Your company’s information is proprietary and it’s worth protecting. Many companies spend money on a security system for their building, they back up their data and store it offsite or they pay a company to come in and shred the data for them, in order to keep the information from ending up in the wrong hands. These automated systems are always there to protect your data, but your employees may be unaware of the value of this data, or may be seeking to exploit it. The human element is the hardest to manage and the easiest to overlook when it comes to data security. A clear and consistent security policy will enable your employees to respect and value your company’s ideas and innovations, and guides them in making the right decisions concerning proprietary or sensitive information.
With so many vulnerabilities out there, it is imperative that your employees are made aware of your security policies. Many companies assume their employees are aware that this data is confidential and will treat it that way, but a recent survey conducted by Harris Interactive revealed that 54 percent of employees don’t follow their employer’s security policy. Twenty-one percent of the participants weren’t even aware that their company had a security policy. Some employees may not even be aware that their actions are jeopardizing your company’s trade secrets.
If you are planning on lowering prices or releasing a new product and an employee tweets about it or posts it to their Facebook and your competitor sees it, you could lose your competitive edge, costing you revenue or sales.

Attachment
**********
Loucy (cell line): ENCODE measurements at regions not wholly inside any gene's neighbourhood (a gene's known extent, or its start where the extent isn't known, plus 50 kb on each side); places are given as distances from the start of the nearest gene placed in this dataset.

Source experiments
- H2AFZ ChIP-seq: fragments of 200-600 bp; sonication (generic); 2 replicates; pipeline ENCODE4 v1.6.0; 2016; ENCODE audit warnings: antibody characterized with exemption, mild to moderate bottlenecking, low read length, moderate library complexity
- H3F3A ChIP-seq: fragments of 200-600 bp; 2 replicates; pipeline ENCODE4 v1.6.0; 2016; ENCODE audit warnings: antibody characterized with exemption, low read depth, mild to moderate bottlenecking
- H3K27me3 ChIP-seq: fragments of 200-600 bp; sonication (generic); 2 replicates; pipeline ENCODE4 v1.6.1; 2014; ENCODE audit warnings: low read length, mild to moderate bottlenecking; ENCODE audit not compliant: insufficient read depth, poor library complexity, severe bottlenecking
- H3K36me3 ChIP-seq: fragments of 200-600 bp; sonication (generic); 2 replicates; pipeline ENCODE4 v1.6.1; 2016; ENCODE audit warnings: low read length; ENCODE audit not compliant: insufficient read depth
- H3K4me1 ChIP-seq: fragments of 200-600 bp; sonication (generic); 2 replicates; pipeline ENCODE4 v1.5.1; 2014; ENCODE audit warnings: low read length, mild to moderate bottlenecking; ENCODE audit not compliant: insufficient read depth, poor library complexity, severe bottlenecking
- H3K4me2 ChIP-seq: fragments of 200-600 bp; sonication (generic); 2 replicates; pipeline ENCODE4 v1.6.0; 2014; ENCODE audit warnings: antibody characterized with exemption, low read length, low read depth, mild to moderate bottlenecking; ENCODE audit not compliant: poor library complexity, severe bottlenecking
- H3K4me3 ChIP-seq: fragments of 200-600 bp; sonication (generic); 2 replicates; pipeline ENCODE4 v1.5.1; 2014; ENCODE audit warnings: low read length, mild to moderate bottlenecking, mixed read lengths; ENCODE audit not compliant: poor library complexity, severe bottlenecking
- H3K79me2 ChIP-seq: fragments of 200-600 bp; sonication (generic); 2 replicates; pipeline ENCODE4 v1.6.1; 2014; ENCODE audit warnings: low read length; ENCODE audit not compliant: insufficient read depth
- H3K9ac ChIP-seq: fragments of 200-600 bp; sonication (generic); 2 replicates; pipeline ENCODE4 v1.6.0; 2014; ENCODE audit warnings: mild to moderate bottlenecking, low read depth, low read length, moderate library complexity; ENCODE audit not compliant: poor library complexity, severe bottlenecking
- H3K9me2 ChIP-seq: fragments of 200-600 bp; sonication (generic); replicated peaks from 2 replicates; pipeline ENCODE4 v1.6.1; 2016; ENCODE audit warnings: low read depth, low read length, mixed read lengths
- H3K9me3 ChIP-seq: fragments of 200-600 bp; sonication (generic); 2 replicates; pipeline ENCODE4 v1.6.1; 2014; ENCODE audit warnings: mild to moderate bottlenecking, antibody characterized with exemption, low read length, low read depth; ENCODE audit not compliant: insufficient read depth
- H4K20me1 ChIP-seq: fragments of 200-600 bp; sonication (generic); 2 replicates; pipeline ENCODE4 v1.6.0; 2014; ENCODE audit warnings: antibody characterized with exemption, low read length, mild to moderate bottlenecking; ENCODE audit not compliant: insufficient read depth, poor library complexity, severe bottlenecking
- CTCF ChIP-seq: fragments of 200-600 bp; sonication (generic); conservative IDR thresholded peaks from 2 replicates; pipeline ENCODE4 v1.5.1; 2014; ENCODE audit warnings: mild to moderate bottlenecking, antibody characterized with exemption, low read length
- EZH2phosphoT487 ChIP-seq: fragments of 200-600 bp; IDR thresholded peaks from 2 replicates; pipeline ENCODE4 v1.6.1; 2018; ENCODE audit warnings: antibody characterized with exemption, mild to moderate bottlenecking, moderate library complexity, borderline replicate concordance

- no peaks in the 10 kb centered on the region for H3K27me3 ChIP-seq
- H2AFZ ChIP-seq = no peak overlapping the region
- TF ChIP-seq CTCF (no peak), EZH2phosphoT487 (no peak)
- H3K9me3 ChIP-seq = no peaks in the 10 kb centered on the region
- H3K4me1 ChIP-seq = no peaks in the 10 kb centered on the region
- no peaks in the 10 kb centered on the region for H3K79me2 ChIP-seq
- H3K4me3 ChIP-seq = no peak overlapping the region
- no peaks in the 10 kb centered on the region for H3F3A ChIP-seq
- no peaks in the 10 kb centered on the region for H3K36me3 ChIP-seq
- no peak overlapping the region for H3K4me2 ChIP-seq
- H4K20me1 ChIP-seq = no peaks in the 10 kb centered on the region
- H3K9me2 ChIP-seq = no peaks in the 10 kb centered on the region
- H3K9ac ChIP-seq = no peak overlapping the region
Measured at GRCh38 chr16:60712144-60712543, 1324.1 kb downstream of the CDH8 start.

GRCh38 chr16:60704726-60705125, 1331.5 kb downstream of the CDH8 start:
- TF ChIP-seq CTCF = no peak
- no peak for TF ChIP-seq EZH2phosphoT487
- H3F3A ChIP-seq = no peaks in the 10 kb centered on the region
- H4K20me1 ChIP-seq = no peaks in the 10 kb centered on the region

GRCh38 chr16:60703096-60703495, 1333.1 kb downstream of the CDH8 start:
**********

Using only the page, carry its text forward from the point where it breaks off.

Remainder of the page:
In your security policy, you should outline how each type of information should or should not be shared. For example, “Price lists are not to be thrown in the trash they must be shredded,” or “proposals may only be sent from your email in a non editable format.” You should also state where and how various “smart” devices can be used to manage or share information.
Here are some specific issues that should be addressed in your security policy regarding multifunction printer (MFP) use:
- Establish company-wide guidelines for use in scanning and faxing capabilities, make sure employees know what is confidential and that it is their responsibility to protect it.
- Enable authentication on your devices – if employees must log in to use the device, their activities can be tracked.
- Enable encryption – IT employees need to be informed that this is the standard on devices added to the network; if it doesn’t have encryption, it doesn’t get on the network.
- Utilize secure printing – make this the default for print jobs containing sensitive data, so the employee must enter a code to retrieve the job and it’s not sitting in the output tray for prying eyes.
- Develop a system to check for breaches – like suspicious usage patterns, i.e. after hours scanning or printing when no one is around.
- Create guidelines for disposal of data like paper and digital shredding or hard disk disposal.
- Changing the default passwords on a new MFP or modem/router, usually these passwords can be found online in a user guide and will allow access to internal functions of the network device.
- Consider purchasing a swipe card reader to serve as the “key” to unlock the MFP. If you already have swipe cards for building access, most MFP vendors offer compatible hardware and software. Alternately, assign a unique PIN to your users for access to MFPs.
- If you are disposing of older devices, remove the hard drive if an overwrite program is not available.
- Make sure users have unique passwords that are changed frequently especially if someone leaves.
- Back up your data somewhere offsite or in the cloud, as a malicious or disgruntled employee could delete data causing a severe and costly disruption.
Data security is not always at the top of every company’s list, but it should be. Don’t let your business suffer from lack of security. Security concerns and features or products that minimize these concerns should be top of mind for firms of all sizes. If you remain focused on these strategies, you should be able to stay ahead of vulnerabilities. FBN
By Tracey Arvieux